Reviewed by W. Frederick Zimmerman
Creativity : Flow and the Psychology of Discovery and Invention
Creativity : Flow and the Psychology of Discovery and Invention is the latest book from renowned University of Chicago psychologist Mihaly Csikszentmihalyi. It has some faults--e.g., the size of the sample of "creative" individuals under discussion is small and the definition of "creativity" rather too academically oriented--but it offers an important framework and vocabulary for thinking about the subject.
Csikszentmihalyi's central insight--that successful control of the way one directs one's mental attention is crucial both to personal satisfaction and to the successful achievement of creative work--is not startling, but it reflects an underlying truth that bears repeated consideration, especially in a world where it is not always easy to focus one's attention on the truly worthwhile and interesting tasks. My thoughts have returned to this book many times since first reading. Highly recommended.
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Hardcover, 456 pages
Published by Harpercollins
Publication date: June 1, 1996
Other books by the same author:
- Flow : The Psychology of Optimal Experience; Mihaly Csikszentmihalyi
- The Evolving Self : A Psychology for the Third Millennium; Mihaly Csikszentmihalyi
- Changing the World : A Framework for the Study of Creativity; David Henry Feldman, et al
From Kirkus Reviews, 04/15/96:
A mostly fascinating look at what makes creative people who they are, gleaned largely from interviews with 91 individuals from a wide variety of fields. Despite the subtitle, social psychologist Csikszentmihalyi, who invented the idea of ``flow'' and authored a book with that title, writes relatively little about the enjoyable, ego-and time- transcending absorption in a task that is conducive to creativity and high achievement. Rather, he focuses on the interplay creative person, and the ``domain'' (sociologese for ``field''), including the receptivity of experts to new ideas and inventions. He quotes extensively--too much so--from the subjects he and his research team interviewed, but there are some gems among these passages, such as writer Madeleine L'Engle's observation that to produce good literature, ``your intuition and your intellect should be working together . . . making love.'' Csikszentmihalyi's weakest section consists of detailing ten personality polarities that supposedly distinguish creative individuals, but that are also applicable to ``balanced'' or ``fulfilled'' individuals. His best sections consist of longer profiles of individuals as varied as poet Anthony Hecht, ecologist Barry Commoner, and astronomer Vera Rubin. Also valuable is a concluding prescriptive section with some helpful advice to the average person on how to make his or her thinking and way of living more creative, particularly a passage on how to rethink and use a disappointing experiences, such as being passed over for a promotion. Unfortunately, redundancies make the work too long by at least a third, and some meaningless or fatuous generalizations alsomar the presentation (e.g., ``Recent studies suggest that the amount of dalliance, marital infidelity and sexual experimentation [among creative people studied] is much less than earlier estimates had suggested''). Still, the rich anecdotal material Csikszentmihalyi has mined and analyzed make this an important study of a vital topic. ($40,000 ad/promo) -- Copyright ©1996, Kirkus Associates, LP. All rights reserved.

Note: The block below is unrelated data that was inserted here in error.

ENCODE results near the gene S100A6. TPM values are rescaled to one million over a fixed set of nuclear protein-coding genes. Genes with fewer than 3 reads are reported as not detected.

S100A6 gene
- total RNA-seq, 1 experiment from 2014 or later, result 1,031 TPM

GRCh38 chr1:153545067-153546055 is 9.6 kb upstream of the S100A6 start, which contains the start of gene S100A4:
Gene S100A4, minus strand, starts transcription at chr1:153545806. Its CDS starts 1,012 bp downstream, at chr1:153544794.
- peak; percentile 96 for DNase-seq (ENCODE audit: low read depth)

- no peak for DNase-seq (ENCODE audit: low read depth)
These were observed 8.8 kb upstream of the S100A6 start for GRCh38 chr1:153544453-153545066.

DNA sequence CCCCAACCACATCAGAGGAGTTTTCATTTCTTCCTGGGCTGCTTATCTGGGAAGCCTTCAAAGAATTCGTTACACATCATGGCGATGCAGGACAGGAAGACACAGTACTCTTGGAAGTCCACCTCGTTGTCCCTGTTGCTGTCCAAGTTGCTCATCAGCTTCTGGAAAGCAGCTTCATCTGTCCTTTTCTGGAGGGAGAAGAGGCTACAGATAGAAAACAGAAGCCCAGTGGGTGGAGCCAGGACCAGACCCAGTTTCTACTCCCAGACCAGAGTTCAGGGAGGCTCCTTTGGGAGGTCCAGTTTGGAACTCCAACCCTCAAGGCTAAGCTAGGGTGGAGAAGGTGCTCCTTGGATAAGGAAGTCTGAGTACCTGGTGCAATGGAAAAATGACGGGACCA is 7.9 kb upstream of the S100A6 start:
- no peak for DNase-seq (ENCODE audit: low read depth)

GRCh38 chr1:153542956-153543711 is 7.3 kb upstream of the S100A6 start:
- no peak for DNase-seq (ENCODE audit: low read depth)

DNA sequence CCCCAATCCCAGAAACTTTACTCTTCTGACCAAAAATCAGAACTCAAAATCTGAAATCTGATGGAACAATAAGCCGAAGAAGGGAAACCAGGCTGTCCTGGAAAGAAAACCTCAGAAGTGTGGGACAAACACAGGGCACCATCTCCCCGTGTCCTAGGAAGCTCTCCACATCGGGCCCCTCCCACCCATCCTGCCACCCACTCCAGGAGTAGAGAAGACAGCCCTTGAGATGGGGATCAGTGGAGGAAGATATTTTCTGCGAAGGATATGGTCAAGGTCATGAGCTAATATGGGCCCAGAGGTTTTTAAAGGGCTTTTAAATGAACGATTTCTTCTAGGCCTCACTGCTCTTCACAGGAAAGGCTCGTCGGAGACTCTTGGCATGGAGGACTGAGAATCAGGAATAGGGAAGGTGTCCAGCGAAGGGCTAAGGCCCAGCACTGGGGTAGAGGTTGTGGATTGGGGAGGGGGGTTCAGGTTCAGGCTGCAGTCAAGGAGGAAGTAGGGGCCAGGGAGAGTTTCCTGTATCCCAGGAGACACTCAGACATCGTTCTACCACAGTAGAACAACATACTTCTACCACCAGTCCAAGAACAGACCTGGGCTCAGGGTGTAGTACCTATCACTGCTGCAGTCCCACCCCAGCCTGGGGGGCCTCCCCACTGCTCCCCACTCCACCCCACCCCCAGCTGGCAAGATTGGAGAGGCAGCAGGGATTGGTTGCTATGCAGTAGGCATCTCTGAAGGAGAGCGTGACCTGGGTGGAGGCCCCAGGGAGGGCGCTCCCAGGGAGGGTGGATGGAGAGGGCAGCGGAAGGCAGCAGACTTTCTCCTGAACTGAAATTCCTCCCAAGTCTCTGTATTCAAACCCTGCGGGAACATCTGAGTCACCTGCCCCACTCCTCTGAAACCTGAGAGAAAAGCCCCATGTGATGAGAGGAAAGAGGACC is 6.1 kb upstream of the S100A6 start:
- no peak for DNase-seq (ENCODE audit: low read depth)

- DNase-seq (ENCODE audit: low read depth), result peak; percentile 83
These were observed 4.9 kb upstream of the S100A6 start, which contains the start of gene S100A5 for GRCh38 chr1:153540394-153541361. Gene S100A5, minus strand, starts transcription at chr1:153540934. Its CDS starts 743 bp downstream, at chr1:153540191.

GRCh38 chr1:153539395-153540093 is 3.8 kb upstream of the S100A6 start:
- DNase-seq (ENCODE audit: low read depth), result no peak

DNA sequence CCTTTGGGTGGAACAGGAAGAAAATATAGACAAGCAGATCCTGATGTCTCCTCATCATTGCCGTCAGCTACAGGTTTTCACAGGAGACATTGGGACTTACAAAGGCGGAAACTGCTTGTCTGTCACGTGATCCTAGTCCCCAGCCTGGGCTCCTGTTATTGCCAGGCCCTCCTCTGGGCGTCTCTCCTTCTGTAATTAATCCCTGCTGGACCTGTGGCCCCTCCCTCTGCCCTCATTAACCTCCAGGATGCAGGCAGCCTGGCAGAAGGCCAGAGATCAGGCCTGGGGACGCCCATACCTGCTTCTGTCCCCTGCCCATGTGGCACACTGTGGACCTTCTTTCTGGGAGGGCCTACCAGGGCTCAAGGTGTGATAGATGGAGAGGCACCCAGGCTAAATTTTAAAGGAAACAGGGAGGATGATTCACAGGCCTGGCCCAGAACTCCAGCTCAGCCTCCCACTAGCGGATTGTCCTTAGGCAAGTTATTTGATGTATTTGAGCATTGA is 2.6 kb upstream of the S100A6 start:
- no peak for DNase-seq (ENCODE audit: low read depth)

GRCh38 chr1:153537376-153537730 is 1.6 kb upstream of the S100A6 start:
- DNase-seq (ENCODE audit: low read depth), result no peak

Drawing on hundreds of interviews with exceptional people, from biologists and physicists to politicians and business leaders to poets and artists, the author uses his famous "flow" theory to explain the creative process. Csikszentmihalyi's objective is to offer readers an understanding of what leads to creative moments so that they can use that knowledge to enrich their own lives.
Using the theories put forth in his bestselling book Flow, Mihaly Csikszentmihalyi explains the creative process, providing readers with lessons on how to tap into their own creativity through the examples of nearly 100 people whose achievements have changed our world. --This text refers to the paperback edition of this title.
email@example.com, 06/13/97, rating=6:
Interesting, but ultimately dissappointing. Like all C's work, this book is stimulating and easy to read, in parts inspiring, in parts depressing. C says that no one can be Creative with a capital C, unless he masters all that went before him in his field. Accordingly, children, no matter how original, cannot, by definition be creative. A paradoxical and, I guess, creative observation. C is especially intriguing when he discusses creativity as the result of interaction between the individual, the field, and the domain. Creativity is not a private enterprise but occurs only when an individual, who has mastered his subject matter is acknowleged by the gatekeepers of his field of endeavor or if, like Freud or the Wright brothers, creates his own field. The social aspect of creativity is nowhere better discussed. Unfortunately, C articulates no clear thesis, and with the exception of long quotes from notably creative people, the last third of his book degenerates into platitude and truism.
A reader, 06/23/96, rating=5: Not as good as his other books
By and large, the book is OK, but it doesn't have the same impact as his other books. There are also some things that I strongly disagree with, namely his definition of "creativity." Real creativity" happens when the work is ultimately appreciated by society. To me creativity is anything that is the antithesis of the "consume and destroy" philosophy. Rather, creativity is "creation and conservation."
From: http://www.amazon.com/exec/obidos/ ISBN%3D0060171332/7018-2114729-524287
Updated May 08, 1999